Returning to ’85, Brett was the MVP of the Royals’ comeback win over the Blue Jays in the ’85 ALCS and hit .370 in the World Series with just 1 RBI because the Cardinals (like most of the American League) refused to pitch to Brett with men on base (he drew four World Series walks).

No one on the ’15 Royals will finish second or even very high in this season’s MVP race. But as the current players blossom (and if the best stick around), I expect Royals’ fans 30 years from now to include at least one of this year’s players in their best-Royal-ever debates. But Brett wins all those debates now and for at least the next decade. It would take a run of multiple MVP awards for one of the current Royals to catch Brett faster than that.

Depth of quality: ’15

The 2015 Royals blow ’85 away with the depth of their greatness. Brett will be the only ’85 Royal ever to make the Hall of Fame. I’ll write later about the chances of these Royals to reach the Hall of Fame. Just within the seasons in question, maybe six or seven of the ’15 Royals had better seasons than whoever was the second-best position player for the ’85 Royals. The quality depth of this team is illustrated in the next comparison.

Batting lineup: ’15

Comparing the Game One World Series lineup for the ’15 Royals to the Game Seven ALCS lineup for the ’85 Royals (since they couldn’t use DH’s in the World Series):

  1.  Alcides Escobar had a great post-season and somehow worked in the leadoff spot, despite a low on-base percentage (.293). But Lonnie Smith of ’85 gets the advantage, with more runs and stolen bases (despite playing only 120 games for the Royals) and getting a .321 OBP. ’85 wins.
  2. Hard to compare their regular-season performances, since Willie Wilson played the whole year for the Royals and Ben Zobrist was a late-July trade. But Wilson’s 21 regular season triples and 43 stolen bases give him the advantage, plus he hit better in the World Series. ’85 wins.
  3. Lorenzo Cain had a good season and post-season, but George Brett wins most comparisons, including this one. ’85 wins.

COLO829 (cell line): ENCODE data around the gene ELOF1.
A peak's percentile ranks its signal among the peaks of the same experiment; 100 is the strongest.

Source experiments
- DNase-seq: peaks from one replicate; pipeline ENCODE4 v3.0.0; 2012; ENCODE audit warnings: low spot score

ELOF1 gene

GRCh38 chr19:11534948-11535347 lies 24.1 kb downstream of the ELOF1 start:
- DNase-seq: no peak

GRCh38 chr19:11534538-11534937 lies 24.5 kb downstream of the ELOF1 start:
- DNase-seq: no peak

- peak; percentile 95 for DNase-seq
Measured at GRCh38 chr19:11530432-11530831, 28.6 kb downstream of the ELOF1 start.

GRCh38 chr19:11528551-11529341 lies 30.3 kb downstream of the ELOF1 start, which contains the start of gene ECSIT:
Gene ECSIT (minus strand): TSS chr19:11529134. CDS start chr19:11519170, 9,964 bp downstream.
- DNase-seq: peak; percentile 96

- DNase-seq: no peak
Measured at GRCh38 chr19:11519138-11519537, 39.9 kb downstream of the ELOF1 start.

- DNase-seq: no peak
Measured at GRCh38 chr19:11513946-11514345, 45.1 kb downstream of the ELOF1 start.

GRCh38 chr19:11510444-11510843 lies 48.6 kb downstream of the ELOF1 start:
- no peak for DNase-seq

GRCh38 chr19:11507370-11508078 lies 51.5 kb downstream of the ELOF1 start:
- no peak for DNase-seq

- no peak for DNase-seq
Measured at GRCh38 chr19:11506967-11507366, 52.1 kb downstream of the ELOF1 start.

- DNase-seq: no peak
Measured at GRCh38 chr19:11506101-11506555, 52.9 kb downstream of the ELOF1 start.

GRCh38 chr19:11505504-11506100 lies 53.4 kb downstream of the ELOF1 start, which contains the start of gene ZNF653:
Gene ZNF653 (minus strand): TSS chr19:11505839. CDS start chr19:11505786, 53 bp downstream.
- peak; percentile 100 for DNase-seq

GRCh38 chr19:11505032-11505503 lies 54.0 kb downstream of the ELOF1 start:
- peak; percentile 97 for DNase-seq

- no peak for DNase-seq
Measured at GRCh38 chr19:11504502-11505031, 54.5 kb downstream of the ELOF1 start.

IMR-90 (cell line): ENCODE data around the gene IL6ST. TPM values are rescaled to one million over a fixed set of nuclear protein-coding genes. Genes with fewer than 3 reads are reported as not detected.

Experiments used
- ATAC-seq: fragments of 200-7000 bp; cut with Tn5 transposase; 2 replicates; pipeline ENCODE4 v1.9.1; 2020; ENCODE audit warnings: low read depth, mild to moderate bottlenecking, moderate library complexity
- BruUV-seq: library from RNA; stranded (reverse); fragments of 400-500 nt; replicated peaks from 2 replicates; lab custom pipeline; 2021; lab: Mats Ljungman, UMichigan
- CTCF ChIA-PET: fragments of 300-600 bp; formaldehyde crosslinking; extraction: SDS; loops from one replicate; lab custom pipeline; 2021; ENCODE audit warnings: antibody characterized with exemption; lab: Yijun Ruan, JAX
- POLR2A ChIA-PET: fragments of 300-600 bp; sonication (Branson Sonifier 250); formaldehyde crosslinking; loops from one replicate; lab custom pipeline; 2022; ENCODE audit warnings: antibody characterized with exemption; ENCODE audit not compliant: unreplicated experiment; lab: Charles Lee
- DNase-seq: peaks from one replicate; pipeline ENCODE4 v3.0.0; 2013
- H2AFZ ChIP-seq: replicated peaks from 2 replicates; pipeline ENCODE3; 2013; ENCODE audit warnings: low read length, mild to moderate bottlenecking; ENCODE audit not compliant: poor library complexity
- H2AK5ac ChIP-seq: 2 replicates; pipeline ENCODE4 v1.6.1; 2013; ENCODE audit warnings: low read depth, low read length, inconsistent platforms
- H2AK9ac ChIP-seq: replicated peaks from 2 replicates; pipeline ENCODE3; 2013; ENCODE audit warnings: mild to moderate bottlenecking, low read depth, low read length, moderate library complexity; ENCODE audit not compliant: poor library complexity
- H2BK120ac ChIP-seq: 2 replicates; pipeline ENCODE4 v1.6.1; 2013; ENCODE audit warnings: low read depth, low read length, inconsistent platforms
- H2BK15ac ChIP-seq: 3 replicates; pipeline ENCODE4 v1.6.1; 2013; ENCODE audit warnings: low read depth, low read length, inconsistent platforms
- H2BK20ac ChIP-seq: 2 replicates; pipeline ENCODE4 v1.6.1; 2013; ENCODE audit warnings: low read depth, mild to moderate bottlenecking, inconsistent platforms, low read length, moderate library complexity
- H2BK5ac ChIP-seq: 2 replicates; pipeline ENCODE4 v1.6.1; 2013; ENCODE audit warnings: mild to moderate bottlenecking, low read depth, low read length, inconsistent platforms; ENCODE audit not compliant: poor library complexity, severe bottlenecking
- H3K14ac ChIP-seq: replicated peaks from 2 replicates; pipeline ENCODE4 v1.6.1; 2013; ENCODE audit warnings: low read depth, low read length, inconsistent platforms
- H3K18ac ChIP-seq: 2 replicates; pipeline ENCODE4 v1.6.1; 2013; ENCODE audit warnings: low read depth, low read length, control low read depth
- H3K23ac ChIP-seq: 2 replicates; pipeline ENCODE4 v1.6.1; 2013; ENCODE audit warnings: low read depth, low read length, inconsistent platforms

4. Eric Hosmer is at the top of his game (or rising). Hal McRae was on the decline. ’15 wins.
  5. Kendrys Morales drove in 106 regular-season runs, including 46 RBI with two outs, and added four homers and 10 RBI in the post-season. Pat Sheridan, the ALCS Game Seven starter, platooned with Darryl Motley, and together they didn’t approach Morales’ offensive production. ’15 wins.
  6. Steve Balboni had his best season in ’85 with 36 homers and 88 RBI, but he also led the league with 166 strikeouts. Mike Moustakas gets the edge on better overall hitting and better post-season hitting. ’15 wins.
  7. Salvador Pérez is a feared hitter in the 7 spot, better in every offensive aspect than Jim Sundberg, except for drawing walks. ’15 wins.
  8. Frank White moved up to the clean-up slot for the World Series, because he had more power than the right fielders and catcher and didn’t strike out as much as Bonesy. He wouldn’t even be close in this matchup at clean-up, and he’s only close at No. 8 because an injury limited Alex Gordon to 104 regular-season games. Gordon had better season offensive averages across the board and a game-tying ninth-inning homer in the World Series. ’15 wins.
  9. Even with Buddy Biancalana‘s strong World Series performance, Álex Ríos was a far superior hitter, though this wasn’t his best season. Here’s a comparison: That Buddy Biancalana Hit Counter that David Letterman had fun with the year Pete Rose broke Ty Cobb’s career hits record stopped at 113 hits in Buddy’s six-year career. Ríos has had 11 seasons with more hits than Biancalana’s whole career. ’15 wins.

The batting lineup comparison really illustrates the strength of the ’15 Royals. The ’85 Royals win the top of the order (where the ’15 Royals were solid), but the ’15 Royals were just relentless and far superior 4-9. “Keep the line moving” was not just a slogan. It was the offense that resulted in all the comebacks.

The ’85 Royals had a huge offensive weakness (Biancalana), a platoon combos that was average at best (Motley/Sheridan), a declining DH (McRae) and a feast-or-famine player (Balboni). The ’15 Royals didn’t have anyone as dangerous as Brett, but were dangerous whoever was hitting.

Starting pitching: ’85


This isn’t even close, either in context of the full season or the World Series. The ’15 Royals didn’t have that year’s Cy Young Award winner and the ’15 Series MVP didn’t come from the pitching staff. Bret Saberhagen won both and went on to the best pitching career of any Royal starter ever.

Add a Danny Jackson complete-game win and two strong outings (but no wins) from Charlie Leibrandt, and this was a dominant starting rotation. Bud Black pitched well, losing in his only start. Mark Gubicza, won more games in the regular season than any of this year’s Royals, 14, added a key Game Six win in the ALCS over Toronto and didn’t even pitch in the World Series. He could have been a Game One starter for the 2015 Royals.

Johnny Cueto‘s Game Three gem was the only win by a ’15 starting pitcher (and he was inconsistent during the regular and post-season). No other Royal starter pitched in the seventh inning. The ’85 Royals pitched three complete games (Sabes twice and Jackson once). And Charlie Leibrandt took a scoreless game into the eighth inning before losing the lead in Game Six and came within a strike of a 2-0 shutout in Game Two before losing in the ninth, 4-2. Jackson also pitched seven innings of two-run ball in a Game One loss. With the exception of Game Four, when Black gave up three runs in five innings, every ’85 start was better than the non-Cueto starts of ’15.

I’m not saying the ’15 Royals didn’t have good starting pitching. They kept teams in the game and pitched the six strong innings (sometimes five) that the Royals needed. But the comparison of starting pitchers was not even close.